Premiums for Brazilian soybean cargoes on a CFR China basis have turned negative for the first time this season in an indication of mounting pressure on soybean prices from another bumper harvest and weak demand in China.
There were reports Monday that March cargoes had traded at a 5 cents per bushel discount over March CME futures late last Friday as trading houses cut their risk exposure by reducing their long positions or logistic programs, according to a Chinese broker based in Shanghai.
Others also reported rumours of a trade as low as at a 10 cents per bushel discount around the same time for Brazil March shipment, although this could not be fully confirmed.
On Tuesday, sources reported trades at a 3 cents per bushel and 5 cents per bushel discount to March futures for Brazil March shipment, an indication that the switch to discounts is ongoing.
The trade levels would point to an earlier-than-usual venture into the negative territory for near-term Brazil shipments, which last year only turned into discounts for May and June shipments in April, when it is usually the time for Brazilian farmers to repay their loans and thus see more pressure to sell at low prices.
A good South American soybean crop, a relatively low ratio of farmer selling, and an early Brazil harvest, combined with a weak Chinese demand for soybean meals have all contributed to the slump in premiums, according to another China-based broker.
“Last year, the discounts were seen in April because of congestions at Brazilian ports and a reduction in Argentinian crop at the time, which delayed the plunge; however the two conditions have both improved this year and that’s why we are seeing the discounts emerge so early,” a third broker said.
In addition, soybean stocks in China remain at a high level, while soybean meal trade volumes have been lukewarm, pointing to a lack of willingness to buy soybeans in the country, he said.
China’s weekly imported soybean stocks at major crushers as of January 26 decreased by 440,000 tonnes from a week ago to 6.38 million tonnes, but the level still represents 260,000 tonnes more than a month ago and a whopping 2.09 million tonnes more than a year ago, according to a note published on Tuesday by the China National Grain and Oil Information Centre.
Soybean meal stocks, meanwhile, stood at 1 million tonnes as of January 26, which is a slight decrease from a week ago but 60,000 tonnes more than a month ago and 470,000 tonnes more than a year ago, according to CNGOIC.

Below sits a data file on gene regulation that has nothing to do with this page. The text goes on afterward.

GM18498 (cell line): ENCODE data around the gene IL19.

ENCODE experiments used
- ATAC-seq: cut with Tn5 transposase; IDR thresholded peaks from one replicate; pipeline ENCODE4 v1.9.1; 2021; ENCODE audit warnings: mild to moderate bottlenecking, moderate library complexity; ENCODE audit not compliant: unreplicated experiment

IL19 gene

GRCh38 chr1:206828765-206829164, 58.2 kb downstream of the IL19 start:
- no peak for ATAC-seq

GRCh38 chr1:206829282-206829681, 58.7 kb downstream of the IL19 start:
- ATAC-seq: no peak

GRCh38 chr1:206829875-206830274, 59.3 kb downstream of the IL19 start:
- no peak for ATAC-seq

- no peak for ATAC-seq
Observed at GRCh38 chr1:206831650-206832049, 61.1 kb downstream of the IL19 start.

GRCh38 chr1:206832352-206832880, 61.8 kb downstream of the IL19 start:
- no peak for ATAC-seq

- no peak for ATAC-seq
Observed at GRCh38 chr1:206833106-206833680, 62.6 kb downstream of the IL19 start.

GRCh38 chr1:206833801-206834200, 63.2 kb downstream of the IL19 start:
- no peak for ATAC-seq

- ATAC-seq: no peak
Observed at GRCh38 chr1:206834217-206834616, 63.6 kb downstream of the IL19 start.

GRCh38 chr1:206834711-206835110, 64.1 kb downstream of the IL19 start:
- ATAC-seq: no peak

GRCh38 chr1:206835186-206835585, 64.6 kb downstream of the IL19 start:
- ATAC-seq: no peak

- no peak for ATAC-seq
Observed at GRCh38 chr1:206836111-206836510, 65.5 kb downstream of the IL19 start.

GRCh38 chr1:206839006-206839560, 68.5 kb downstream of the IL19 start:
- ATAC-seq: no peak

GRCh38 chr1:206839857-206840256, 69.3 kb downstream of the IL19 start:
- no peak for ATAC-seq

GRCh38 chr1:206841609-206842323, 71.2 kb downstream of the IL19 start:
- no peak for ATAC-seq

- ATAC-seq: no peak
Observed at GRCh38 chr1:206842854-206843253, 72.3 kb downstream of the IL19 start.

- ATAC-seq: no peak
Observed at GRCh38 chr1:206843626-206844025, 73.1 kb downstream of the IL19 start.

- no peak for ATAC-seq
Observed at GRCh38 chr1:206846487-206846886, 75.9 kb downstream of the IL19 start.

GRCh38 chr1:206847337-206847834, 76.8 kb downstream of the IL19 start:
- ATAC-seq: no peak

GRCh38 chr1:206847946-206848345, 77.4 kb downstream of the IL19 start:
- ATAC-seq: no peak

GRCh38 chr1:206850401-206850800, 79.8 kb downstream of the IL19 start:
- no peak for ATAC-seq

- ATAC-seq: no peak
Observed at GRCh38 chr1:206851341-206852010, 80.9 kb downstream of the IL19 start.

In another potential sign of China’s weak demand, Sinograin was said to have recently pushed back their buying of five US soybean cargoes billed for February to March to now April, according to a note from Overseas China Investment.
The move could be aimed at making room for future soybean arrivals given the high levels of stocks of the crop right now, according to a China-based futures trader.
Going forward, even as crush margins in China are expected to be more positive amid plunging soybean prices, the pressure on premiums could remain, sources said.
“Theoretically, we still can see more pressure on prices as harvest progresses, because at some point farmers will have to sell, and there will be big volumes to sell, since only 30% of the 23/24 crop has been sold so far by producers,” said Daniele Siqueira from Agrural, adding that farmers in Brazil always have big bills to pay in March and April, and that forces them to sell more at that time of the year.
“However, if our crop keeps shrinking, with eventual problems in states that plant and harvest later, there might be little room for further price decreases,” she said.
Earlier this month, Brazilian food agency Conab cut its soybean crop estimates by 3.1% to 155.3 million tonnes, although the new estimates are still 0.4% higher than 2022/23’s 154.6 million tonnes record crop.
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